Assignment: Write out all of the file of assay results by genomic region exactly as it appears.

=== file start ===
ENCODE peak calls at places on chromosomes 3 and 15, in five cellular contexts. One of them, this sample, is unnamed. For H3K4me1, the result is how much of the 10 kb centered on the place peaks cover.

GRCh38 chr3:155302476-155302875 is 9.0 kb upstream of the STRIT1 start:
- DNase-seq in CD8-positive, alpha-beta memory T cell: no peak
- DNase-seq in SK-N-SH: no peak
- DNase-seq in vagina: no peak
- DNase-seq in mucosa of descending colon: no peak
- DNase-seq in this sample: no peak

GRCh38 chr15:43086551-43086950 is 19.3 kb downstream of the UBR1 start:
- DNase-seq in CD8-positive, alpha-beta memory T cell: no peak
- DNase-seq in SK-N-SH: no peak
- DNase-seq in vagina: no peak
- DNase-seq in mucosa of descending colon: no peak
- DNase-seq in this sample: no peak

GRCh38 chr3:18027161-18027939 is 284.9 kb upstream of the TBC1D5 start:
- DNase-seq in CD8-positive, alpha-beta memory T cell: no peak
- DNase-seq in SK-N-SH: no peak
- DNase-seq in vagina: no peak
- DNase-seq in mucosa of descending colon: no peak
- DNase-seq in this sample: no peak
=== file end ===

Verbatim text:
ENCODE peak calls at places on chromosomes 3 and 15, in five cellular contexts. One of them, this sample, is unnamed. For H3K4me1, the result is how much of the 10 kb centered on the place peaks cover.

GRCh38 chr3:155302476-155302875 is 9.0 kb upstream of the STRIT1 start:
- DNase-seq in CD8-positive, alpha-beta memory T cell: no peak
- DNase-seq in SK-N-SH: no peak
- DNase-seq in vagina: no peak
- DNase-seq in mucosa of descending colon: no peak
- DNase-seq in this sample: no peak

GRCh38 chr15:43086551-43086950 is 19.3 kb downstream of the UBR1 start:
- DNase-seq in CD8-positive, alpha-beta memory T cell: no peak
- DNase-seq in SK-N-SH: no peak
- DNase-seq in vagina: no peak
- DNase-seq in mucosa of descending colon: no peak
- DNase-seq in this sample: no peak

GRCh38 chr3:18027161-18027939 is 284.9 kb upstream of the TBC1D5 start:
- DNase-seq in CD8-positive, alpha-beta memory T cell: no peak
- DNase-seq in SK-N-SH: no peak
- DNase-seq in vagina: no peak
- DNase-seq in mucosa of descending colon: no peak
- DNase-seq in this sample: no peak